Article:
The Diner Incident

Marc Friedlander, Feb 19, 2011

Part 1-


Last night we went to the local diner.
We took a booth and sat down.
Waiting for service I glanced idly about.
My gaze fell by chance to the counter, about 15 feet away from our booth, and then to the floor, right by the counter stools.
There, on the floor by the counter, in plain sight, was the unmistakable color of money - a bill - a greenback!
I could see it was not a mere single. It had that noble air about it, that the higher denominations somehow seem to project. I could not tell just how noble, though, at my distance.
Now that I was aware of it, it was fully occupying my previously vacant mind.

I assessed the situation.  Looking around, the diner was busy. The bill was just a few feet from the iconic swinging doors to the kitchen. There was a gaggle of waitresses/waiters (excuse me, I mean "servers"), all shooting the breeze, just steps away from the coveted scrap of green and crinkly.

Should I make a move?

A young man walked over and sat on the stool above the bill.
I was trying to formulate an approach that would not arouse attention, when our waitress came over with the menus.   (cont'd)



Part 2-

So there I was - wife knew nothing about the bill - waitress standing there asking for our drink order. Trying to appear as bored and casual as I could, I asked for coffee, and just for good measure, confirmed that they did, in fact, have sweet potato fries.
Now, before I continue, it's important that I state, I have no compunction to glom what is not mine, nor to skim the hard earned wages from our hard working servers.
I thought I might point it out to the waitress, or turn it over to the manager - but the first thing was to gain possession of it, and THEN decide what to do about it.
The waitress walked off, the gaggle continued gaggling right by the bill, and foot traffic streamed through the swinging doors. At any moment, that bill was going to vaporize - it was now or never. Heart pounding, I got up, walked over to the bill, bent over, plucked it off the floor, walked back to the booth, and as I sat down, the bill somehow disappeared into my pocket.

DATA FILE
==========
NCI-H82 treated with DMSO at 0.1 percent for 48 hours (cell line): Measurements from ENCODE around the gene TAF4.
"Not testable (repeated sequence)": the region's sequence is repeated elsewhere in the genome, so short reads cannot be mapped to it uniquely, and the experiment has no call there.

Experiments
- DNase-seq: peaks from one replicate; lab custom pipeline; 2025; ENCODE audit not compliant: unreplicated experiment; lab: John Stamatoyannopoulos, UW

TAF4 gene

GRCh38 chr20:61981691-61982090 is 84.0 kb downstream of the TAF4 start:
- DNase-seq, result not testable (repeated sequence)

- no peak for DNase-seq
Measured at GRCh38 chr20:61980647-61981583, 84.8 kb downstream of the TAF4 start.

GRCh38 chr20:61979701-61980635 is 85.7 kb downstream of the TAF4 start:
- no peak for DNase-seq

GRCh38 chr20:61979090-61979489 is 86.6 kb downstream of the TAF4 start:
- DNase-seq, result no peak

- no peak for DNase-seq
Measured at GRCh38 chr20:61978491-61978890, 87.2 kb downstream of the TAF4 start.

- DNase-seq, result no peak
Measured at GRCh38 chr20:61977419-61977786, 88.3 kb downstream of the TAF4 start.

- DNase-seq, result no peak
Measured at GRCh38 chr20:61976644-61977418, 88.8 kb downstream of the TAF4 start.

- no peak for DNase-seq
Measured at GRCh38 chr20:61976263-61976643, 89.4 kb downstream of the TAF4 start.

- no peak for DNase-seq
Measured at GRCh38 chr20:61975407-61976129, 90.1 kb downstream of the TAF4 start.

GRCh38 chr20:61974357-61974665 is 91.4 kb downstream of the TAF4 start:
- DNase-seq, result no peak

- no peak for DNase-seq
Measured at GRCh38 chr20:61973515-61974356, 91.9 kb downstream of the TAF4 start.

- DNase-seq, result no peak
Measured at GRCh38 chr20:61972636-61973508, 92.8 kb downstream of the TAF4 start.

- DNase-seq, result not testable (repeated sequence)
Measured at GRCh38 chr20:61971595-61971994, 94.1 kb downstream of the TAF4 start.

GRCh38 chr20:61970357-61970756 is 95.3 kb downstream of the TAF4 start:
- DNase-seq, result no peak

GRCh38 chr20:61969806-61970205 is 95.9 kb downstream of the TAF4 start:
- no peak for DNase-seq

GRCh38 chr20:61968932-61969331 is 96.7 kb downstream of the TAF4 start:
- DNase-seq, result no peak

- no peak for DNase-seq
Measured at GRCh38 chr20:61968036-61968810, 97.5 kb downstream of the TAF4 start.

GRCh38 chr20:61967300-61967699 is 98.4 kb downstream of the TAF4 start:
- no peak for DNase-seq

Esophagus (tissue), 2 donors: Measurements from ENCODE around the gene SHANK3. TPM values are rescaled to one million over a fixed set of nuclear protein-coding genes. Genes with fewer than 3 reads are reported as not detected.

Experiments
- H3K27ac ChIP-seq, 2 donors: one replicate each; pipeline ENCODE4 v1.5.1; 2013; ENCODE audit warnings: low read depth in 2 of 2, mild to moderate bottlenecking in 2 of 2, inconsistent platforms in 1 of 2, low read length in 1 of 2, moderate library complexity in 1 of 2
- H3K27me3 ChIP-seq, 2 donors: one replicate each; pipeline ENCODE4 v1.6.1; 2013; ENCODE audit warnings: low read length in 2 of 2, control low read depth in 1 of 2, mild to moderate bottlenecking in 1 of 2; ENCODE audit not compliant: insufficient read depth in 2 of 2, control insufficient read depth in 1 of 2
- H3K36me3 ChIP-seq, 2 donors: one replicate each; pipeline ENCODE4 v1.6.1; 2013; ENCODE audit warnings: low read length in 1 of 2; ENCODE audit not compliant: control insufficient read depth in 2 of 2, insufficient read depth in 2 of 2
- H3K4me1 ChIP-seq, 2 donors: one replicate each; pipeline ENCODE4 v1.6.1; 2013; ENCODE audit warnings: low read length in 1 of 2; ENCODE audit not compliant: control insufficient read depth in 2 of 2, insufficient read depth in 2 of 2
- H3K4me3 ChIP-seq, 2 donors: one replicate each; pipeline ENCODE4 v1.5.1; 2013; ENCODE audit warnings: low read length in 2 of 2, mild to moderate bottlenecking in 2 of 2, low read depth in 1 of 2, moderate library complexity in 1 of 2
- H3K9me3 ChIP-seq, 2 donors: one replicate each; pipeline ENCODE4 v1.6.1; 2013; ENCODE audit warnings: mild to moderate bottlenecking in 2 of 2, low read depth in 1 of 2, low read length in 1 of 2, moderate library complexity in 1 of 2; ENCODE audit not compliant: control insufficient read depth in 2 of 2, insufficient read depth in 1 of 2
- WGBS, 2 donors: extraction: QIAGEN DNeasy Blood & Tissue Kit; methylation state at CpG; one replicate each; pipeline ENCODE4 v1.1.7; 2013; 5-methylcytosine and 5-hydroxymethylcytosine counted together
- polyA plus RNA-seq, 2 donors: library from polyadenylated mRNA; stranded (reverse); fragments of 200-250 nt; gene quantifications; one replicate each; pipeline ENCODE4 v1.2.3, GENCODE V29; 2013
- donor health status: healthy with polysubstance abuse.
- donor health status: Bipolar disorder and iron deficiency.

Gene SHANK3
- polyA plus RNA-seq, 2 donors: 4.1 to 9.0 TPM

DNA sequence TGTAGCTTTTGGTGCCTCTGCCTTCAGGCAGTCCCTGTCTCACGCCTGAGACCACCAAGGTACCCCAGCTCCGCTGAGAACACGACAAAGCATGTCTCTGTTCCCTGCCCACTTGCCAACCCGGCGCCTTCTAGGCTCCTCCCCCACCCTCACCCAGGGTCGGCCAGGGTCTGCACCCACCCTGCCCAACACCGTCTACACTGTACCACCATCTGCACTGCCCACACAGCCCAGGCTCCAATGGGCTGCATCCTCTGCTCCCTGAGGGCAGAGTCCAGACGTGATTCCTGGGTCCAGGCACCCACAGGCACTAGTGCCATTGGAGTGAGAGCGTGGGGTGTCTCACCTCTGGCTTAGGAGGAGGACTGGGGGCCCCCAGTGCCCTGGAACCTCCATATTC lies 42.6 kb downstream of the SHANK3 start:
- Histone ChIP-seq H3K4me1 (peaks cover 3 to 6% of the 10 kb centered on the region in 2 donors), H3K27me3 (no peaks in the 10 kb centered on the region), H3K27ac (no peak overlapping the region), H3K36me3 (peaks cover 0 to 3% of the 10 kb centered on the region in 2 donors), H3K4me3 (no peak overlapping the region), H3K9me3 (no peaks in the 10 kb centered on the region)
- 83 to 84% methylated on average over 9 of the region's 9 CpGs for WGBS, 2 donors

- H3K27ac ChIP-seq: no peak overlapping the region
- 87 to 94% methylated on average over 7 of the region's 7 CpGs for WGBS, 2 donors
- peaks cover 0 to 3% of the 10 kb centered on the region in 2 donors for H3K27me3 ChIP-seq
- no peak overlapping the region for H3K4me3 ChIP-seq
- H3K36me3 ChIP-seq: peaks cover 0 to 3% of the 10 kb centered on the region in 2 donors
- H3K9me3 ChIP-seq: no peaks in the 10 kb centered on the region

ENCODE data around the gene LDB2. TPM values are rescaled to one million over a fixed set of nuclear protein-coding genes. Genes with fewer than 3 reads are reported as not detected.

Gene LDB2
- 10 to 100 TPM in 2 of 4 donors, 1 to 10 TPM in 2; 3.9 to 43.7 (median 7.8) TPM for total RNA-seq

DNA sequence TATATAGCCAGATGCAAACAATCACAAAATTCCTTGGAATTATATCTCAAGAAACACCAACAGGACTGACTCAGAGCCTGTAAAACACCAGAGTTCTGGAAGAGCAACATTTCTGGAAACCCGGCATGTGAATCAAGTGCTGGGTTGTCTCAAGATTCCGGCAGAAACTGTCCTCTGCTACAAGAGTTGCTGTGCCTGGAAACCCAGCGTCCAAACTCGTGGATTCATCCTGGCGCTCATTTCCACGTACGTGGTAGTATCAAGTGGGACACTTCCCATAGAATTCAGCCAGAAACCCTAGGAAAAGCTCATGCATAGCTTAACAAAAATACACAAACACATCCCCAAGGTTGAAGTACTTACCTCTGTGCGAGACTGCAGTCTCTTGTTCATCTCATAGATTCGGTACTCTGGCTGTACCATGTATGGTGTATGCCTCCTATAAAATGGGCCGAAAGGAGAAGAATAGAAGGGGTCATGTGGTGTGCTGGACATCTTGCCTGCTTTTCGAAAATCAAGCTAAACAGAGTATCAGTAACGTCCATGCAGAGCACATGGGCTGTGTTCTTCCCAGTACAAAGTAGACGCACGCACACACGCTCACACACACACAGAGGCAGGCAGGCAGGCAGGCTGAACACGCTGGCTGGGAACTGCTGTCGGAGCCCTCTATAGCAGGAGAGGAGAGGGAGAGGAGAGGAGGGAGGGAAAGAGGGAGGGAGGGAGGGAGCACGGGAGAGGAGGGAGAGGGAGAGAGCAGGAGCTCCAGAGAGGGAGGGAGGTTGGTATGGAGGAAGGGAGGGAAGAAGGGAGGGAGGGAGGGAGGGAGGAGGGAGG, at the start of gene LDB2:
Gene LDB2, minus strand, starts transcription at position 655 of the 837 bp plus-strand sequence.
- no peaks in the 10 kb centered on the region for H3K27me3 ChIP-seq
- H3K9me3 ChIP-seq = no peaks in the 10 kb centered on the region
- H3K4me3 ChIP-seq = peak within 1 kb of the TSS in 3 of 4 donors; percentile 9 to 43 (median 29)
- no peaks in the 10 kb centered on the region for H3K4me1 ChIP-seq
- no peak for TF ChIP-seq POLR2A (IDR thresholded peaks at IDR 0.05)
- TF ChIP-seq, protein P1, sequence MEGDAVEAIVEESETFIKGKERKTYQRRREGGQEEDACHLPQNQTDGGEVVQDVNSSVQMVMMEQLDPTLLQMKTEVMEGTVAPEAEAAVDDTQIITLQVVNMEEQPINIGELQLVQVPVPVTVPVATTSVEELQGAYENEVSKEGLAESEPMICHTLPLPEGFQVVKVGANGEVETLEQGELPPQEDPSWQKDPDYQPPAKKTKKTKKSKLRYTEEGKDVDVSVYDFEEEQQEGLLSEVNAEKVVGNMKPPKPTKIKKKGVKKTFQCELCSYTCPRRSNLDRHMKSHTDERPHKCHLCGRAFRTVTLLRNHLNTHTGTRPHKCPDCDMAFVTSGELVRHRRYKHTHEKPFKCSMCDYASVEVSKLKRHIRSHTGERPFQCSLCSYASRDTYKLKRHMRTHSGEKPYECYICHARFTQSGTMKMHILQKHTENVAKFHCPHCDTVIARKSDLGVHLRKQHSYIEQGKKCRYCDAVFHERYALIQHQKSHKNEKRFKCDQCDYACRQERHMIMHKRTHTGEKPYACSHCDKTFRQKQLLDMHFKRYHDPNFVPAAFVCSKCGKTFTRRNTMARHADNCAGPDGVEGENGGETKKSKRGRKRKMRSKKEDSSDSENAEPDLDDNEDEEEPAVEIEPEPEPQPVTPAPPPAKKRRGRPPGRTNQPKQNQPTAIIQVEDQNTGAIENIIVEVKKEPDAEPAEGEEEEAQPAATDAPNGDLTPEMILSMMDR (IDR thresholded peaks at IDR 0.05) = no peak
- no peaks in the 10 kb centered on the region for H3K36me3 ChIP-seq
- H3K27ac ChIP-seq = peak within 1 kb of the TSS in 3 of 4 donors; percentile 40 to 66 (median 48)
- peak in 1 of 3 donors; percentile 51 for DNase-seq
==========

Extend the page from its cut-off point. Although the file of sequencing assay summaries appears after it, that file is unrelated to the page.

Not even wife noticed that I had moved.
No cry of, "EXCUSE ME SIR" from the gaggle .  No firm hand clasping me by my hand, or shoulder, or neck - or any other part of me.
I realized, at that point, to wave the bill in the air and inquire, "this belong to anybody?", or to turn it in, expecting it to wind up in a better, fairer place than where it was (my pocket) would be pure lunacy.  (cont'd)




Part 3-   

The bill burning in my pocket, I said to wife, something cool just happened, but I don't know exactly how cool, and I don't want to tell you what it is until we leave (thought I'd jinx it, if I started talking about it). She said that's nice, and continued the conversation we were having about whatever - the cost of Swifers made in China as opposed to those made in the USA .
When we did leave (I left a nice tip) I related what had happened, taking just as long to tell it as it took me to write this. I didn't take the bill out and look at it until we got home, prolonging the anticipation.   (cont'd)



Part 4-

It was a twenty.
I don't normally use emoticons, but in this case I'll make an exception - or multiple exceptions.


:-)  :-)  :-) 

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